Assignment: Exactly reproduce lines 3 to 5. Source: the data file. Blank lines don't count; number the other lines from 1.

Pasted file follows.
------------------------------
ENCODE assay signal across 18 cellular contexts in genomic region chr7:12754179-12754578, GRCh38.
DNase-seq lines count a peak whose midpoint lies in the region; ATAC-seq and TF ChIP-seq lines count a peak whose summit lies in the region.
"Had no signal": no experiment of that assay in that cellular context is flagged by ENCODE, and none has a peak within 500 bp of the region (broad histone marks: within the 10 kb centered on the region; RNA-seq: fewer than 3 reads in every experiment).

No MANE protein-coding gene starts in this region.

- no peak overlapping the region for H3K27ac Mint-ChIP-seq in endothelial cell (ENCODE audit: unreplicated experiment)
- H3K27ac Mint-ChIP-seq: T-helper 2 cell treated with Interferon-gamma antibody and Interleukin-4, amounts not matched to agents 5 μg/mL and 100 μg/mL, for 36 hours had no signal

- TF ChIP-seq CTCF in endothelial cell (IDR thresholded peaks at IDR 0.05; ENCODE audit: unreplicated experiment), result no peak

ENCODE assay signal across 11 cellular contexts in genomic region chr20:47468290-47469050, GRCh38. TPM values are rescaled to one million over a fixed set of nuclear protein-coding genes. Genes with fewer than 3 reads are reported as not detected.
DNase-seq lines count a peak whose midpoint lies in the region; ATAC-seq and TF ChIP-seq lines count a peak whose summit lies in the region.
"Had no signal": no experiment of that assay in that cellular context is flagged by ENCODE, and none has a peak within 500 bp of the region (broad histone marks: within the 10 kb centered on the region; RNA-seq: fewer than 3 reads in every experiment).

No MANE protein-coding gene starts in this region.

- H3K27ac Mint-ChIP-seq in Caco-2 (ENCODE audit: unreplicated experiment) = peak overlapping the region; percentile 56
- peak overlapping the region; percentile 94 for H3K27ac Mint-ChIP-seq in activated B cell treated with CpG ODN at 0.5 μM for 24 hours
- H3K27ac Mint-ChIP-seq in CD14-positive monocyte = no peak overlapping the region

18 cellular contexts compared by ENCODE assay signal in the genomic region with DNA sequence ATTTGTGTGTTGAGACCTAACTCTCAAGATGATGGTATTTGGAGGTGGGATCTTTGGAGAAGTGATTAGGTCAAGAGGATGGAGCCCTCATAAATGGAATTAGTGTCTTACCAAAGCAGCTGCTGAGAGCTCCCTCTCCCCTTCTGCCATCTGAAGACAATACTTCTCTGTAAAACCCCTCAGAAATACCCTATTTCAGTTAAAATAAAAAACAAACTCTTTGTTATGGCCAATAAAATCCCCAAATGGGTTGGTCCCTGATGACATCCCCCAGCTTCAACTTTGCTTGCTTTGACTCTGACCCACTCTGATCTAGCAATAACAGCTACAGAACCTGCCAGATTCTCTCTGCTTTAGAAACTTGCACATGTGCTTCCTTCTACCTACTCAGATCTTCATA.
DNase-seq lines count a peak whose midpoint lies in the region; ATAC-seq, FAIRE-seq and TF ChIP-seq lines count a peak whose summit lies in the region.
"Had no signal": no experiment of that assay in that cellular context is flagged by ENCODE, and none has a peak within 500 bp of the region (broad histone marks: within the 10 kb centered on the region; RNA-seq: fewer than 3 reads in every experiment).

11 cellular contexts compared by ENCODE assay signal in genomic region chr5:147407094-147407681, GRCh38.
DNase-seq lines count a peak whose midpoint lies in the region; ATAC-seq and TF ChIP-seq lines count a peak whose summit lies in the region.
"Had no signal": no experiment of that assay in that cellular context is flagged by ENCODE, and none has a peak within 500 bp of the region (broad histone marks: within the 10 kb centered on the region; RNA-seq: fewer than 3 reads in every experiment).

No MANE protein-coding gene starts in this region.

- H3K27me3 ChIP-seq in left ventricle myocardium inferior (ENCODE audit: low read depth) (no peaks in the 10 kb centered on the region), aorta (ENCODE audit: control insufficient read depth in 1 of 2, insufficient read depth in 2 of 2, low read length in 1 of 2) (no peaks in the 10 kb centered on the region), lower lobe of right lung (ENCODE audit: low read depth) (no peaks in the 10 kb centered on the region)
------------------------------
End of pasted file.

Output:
"Had no signal": no experiment of that assay in that cellular context is flagged by ENCODE, and none has a peak within 500 bp of the region (broad histone marks: within the 10 kb centered on the region; RNA-seq: fewer than 3 reads in every experiment).

No MANE protein-coding gene starts in this region.

- no peak overlapping the region for H3K27ac Mint-ChIP-seq in endothelial cell (ENCODE audit: unreplicated experiment)